@RomaLuciw I don’t like the idea of tipping, but until the system gets fixed, I feel obligated to tip so the actual workers get paid fairly
— Krystal Yee (@krystalatwork) May 12, 2014
After the news broke about this new restaurant, I listened to a Freakonomics podcast about tipping, and a Wait But Why article called Everything you don’t know about tipping. And now I feel like the whole concept of tipping could be at its tipping point (hahahaha).
But the problem is, until the system is fixed – until workers get paid fairly – I will always feel a moral obligation to tip people in the service industry. When I get a massage or have my hair cut or go out to a restaurant, I often wonder how much of what I’m paying is actually going into the pockets of the people performing the service – and how much is going back to the owner. So I tip. Not necessarily because I got good service (bad service gets 10%, good service gets 15-18%), but because I feel like I have to. And that’s not right.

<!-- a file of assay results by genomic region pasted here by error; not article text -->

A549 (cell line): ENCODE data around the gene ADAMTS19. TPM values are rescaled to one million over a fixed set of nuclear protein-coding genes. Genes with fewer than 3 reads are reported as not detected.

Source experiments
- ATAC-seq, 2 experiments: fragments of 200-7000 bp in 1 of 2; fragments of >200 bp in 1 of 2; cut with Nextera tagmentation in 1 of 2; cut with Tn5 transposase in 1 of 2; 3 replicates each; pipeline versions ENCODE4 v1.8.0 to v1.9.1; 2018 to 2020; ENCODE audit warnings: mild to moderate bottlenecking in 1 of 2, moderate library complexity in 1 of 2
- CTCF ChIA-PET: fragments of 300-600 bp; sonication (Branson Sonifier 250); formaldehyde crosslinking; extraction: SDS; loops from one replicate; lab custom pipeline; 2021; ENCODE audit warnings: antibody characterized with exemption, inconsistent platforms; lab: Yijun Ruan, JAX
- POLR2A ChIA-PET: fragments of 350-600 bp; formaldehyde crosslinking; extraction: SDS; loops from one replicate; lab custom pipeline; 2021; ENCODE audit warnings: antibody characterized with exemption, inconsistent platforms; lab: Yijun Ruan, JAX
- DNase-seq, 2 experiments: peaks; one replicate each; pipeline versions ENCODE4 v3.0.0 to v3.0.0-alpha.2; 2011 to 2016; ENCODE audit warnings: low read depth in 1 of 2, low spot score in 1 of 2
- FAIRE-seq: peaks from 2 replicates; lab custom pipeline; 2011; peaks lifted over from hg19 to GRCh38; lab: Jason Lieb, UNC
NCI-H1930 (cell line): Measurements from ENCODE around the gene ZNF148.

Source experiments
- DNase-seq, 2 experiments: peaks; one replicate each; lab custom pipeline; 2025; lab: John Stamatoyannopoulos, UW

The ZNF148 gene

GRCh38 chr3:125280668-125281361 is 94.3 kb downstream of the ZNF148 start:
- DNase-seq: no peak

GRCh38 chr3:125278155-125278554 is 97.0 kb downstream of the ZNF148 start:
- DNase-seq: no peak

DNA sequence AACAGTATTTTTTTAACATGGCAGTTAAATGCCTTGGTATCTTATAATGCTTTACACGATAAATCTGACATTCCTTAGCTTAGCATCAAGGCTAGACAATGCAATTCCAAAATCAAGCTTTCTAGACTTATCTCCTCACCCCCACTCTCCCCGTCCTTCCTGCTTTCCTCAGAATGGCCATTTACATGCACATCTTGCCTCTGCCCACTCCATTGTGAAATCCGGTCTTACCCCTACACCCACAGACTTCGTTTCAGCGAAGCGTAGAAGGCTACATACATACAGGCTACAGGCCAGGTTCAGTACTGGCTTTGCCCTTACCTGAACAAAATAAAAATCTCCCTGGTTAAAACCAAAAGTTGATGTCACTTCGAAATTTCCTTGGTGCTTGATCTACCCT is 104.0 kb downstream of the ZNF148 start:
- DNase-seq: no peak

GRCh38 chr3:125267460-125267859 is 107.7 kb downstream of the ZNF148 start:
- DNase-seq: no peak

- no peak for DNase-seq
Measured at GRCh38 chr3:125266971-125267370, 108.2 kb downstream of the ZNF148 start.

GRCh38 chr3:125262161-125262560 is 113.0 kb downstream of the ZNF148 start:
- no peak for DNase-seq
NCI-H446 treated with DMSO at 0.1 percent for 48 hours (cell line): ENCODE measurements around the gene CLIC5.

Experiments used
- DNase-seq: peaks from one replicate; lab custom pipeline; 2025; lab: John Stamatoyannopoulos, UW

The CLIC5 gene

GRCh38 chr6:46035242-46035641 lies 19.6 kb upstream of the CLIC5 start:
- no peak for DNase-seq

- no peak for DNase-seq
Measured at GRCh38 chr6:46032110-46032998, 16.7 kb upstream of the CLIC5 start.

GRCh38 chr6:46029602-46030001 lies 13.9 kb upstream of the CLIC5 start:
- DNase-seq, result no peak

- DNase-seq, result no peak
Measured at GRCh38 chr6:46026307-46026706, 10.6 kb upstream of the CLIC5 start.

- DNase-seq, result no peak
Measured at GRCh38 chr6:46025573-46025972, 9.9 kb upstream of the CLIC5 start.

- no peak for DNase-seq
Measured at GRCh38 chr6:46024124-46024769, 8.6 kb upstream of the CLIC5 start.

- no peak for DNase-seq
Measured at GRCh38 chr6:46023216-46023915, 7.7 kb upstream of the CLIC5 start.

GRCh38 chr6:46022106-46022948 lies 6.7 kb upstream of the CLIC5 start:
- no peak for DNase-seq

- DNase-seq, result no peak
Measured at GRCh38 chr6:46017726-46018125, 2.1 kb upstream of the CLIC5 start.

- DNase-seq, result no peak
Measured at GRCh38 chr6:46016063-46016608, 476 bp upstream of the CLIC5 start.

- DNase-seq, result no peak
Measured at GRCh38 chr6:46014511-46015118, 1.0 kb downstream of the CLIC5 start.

Related: How much do you tip?
Another thing is, why do some customer service jobs get tips, and others don’t? I’ve worked in retail and customer service for over 10 years, and never once got tipped. I had repeat customers, people knew me by name, I made them smile, and I worked just as hard as those people in tip-based jobs … except I only made a base wage. Doesn’t seem fair to me.